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Perfectionism and Brokenness: Expectations Versus God's Acceptance

By Kristen Harvey

Kristen Ree Harvey, a native Californian, grew up as a pastor's kid with a hero complex. Kristen recently completed her Master of Divinity degree at the Assemblies of God Theological Seminary. She is currently developing her gifts in writing and music, while volunteering in a local women's shelter and her home church.

Have you ever wondered why ministers often try so hard to be perfect? The desire to be perfect isn't necessarily wrong, but the motives behind the strive for perfectionism reveal a lot about the human heart. Do we want to be perfect in order to know and relate to Christ more? His idea of perfection drove Him to His death. In His perfection, He let go of himself, let go of His infinite glory, infinite dignity, and infinite honor in order to elevate the broken, wounded, rejected, and bound.

Are we trying to justify our existence based off of our own accomplishments, or the accomplishment of Jesus Christ?

In our striving to achieve, in our worrying that we do not measure up, in our bitterness towards anyone threatening our achievement of perfection, are we really trying to be like Jesus? Are we so in love with Him that we will forsake all earthly comforts and all earthly ambitions in order to identify with Him? Or does our idea of perfection equate to self-aggrandizing goals and accomplishments? Are we trying to justify our existence based off of our own accomplishments, or the accomplishment of Jesus Christ?

In Old Testament times, the Israelites were instructed to make sacrifices to God as atonement for their sins. God gave the priests very specific instructions on how to prepare the offering, and how to place the broken pieces on the altar. Once the altar was lit and the broken offering was burning, the aroma lifted to God. It was pleasing to Him, and He forgave the people of their sins (Leviticus 1:9,13,17). David addresses this in Psalm 51:17: "My sacrifice, O God, is a broken spirit; a broken and contrite heart you, God, will not despise" (NIV). When David wrote his psalm, he created imagery that mirrors the image of the broken sacrifices on the altar.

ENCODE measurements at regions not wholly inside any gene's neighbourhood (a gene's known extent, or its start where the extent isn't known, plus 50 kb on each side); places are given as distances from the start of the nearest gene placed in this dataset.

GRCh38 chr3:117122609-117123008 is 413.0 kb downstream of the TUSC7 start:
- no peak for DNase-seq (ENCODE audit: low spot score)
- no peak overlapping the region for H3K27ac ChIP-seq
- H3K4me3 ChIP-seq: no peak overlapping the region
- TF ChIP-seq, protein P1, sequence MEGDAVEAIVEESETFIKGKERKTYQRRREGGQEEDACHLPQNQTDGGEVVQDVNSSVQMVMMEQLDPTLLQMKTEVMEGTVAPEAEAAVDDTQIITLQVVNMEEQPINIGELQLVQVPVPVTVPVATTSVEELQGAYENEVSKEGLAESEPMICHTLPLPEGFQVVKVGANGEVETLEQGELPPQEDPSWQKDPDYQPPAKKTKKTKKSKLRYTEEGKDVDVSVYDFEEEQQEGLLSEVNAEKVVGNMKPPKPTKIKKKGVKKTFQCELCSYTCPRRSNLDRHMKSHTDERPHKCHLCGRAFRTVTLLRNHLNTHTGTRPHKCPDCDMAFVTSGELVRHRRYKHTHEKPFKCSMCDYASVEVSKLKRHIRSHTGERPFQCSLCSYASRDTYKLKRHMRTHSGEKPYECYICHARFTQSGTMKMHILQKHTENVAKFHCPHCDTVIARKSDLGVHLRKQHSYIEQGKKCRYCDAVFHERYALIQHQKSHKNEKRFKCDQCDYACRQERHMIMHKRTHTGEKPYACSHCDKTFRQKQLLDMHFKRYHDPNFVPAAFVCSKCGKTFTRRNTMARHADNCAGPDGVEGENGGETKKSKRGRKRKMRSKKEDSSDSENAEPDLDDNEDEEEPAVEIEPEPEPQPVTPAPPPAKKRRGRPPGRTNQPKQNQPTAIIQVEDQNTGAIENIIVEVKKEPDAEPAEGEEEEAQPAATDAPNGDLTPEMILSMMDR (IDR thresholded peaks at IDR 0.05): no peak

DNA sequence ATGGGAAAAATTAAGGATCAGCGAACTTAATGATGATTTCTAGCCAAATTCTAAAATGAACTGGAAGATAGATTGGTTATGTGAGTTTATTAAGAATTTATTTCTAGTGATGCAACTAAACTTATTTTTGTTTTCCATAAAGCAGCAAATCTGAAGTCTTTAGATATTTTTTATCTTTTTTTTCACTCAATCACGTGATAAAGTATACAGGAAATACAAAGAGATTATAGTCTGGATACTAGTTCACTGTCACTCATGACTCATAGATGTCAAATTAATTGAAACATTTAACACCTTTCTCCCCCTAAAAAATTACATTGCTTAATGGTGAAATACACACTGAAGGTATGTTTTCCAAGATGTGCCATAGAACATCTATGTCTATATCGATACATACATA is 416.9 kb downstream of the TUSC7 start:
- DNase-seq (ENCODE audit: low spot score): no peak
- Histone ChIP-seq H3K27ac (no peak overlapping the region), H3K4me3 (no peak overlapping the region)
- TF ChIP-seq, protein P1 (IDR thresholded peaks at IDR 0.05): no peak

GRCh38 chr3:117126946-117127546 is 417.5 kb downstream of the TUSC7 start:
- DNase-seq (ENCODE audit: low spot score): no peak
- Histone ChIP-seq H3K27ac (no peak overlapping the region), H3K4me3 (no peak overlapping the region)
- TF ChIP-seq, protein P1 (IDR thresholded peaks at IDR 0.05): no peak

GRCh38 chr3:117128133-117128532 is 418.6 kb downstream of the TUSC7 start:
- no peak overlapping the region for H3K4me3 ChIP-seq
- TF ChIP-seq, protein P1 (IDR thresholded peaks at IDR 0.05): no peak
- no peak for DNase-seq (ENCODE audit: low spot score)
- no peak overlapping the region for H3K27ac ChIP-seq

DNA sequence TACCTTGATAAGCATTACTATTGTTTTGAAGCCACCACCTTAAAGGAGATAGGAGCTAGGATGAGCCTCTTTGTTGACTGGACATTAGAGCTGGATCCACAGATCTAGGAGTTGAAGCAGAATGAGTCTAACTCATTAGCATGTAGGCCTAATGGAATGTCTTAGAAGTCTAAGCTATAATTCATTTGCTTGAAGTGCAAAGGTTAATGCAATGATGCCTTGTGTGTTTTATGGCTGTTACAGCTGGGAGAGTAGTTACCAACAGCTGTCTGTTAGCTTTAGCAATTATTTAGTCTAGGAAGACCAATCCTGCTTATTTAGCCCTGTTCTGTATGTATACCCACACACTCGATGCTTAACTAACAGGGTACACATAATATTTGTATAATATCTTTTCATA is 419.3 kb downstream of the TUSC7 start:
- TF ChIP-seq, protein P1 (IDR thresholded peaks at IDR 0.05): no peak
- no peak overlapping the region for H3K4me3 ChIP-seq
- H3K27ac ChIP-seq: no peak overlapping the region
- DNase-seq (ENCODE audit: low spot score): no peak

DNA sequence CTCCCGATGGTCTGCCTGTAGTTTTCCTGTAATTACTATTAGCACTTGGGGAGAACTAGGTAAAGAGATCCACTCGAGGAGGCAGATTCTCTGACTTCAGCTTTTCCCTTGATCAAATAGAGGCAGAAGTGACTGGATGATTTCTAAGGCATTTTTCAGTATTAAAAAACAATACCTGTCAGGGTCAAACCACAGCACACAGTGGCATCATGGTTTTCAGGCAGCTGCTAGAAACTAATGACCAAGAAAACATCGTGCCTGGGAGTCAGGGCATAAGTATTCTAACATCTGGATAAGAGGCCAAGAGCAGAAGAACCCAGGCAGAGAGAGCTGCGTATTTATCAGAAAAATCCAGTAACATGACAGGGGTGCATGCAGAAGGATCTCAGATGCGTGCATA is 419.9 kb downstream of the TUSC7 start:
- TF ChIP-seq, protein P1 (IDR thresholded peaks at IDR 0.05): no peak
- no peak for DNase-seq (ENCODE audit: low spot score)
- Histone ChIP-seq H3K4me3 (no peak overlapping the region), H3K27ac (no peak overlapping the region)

While David's words seem beautiful and poetic, actually living with a broken and contrite heart sounds like something to avoid. Not only does God's desire for brokenness conflict with our instinct to protect ourselves, but it also starkly contrasts the message of popular culture. Human culture, when left to the inclinations of its wicked heart, begins to set its own goals and desires above the desires of Christ (Revelation13:3,4,14). Desires to be popular, powerful, or rich, for instance, are not the same as God's desire for His children to be holy. "Be holy because I, the Lord your God, am holy" (Leviticus 19:2, NIV).The trajectory of the human heart, therefore, does not take humanity to the same place as the trajectory of God's heart. For this reason, we cannot save ourselves and must completely rely on Him to rescue us from our own inclinations. He desires to make us holy to spare us from the consequences of our own sin. The more He gives us the desire to be holy, replacing it with our selfish ideas of perfection, the more we are able to rest in His grace, and allow Him to do the necessary transformative work in our lives.

Ultimately, revealing our brokenness to Jesus Christ is the only way to genuinely be perfected.

Many times ministers seek His gifts in order to achieve their personal goals instead of seeking Him so they can achieve His goals. While there are many issues that exacerbate perfectionism like the unrealistic pressures from media, role models, and authority figures, the root issue is that humanity exalts its own voice and expectations above the acceptance Jesus Christ already offers to all. Many of us eagerly pronounce Jesus as "Savior," but reluctantly acknowledge Him as "Lord." And, unlike Christ, we mask our weakness, and are unwilling to be vulnerable because our personal goals are more valuable to us than the goal of Jesus Christ.

Perfectionism, therefore, is merely an externally manufactured façade to mask internal imperfections. Coming up with a system to perfectly avoid perfectionism, ironically, does not solve the issue. Only Christ can transform us on the inside, and offer us the acceptance that sets us free from expectations. Those who desire to be free from the bondage of perfectionism must ask God for His free grace, and humbly receive it. His acceptance fully protects us, while also allowing us to be completely confident and vulnerable. Seeing Jesus' broken and contrite heart to demonstrate His full and complete acceptance of us enables us to reciprocate a broken and contrite heart for Him. Allowing others to witness our brokenness, as Christ showed His brokenness, brings salvation to the world. Ultimately, revealing our brokenness to Jesus Christ is the only way to genuinely be perfected.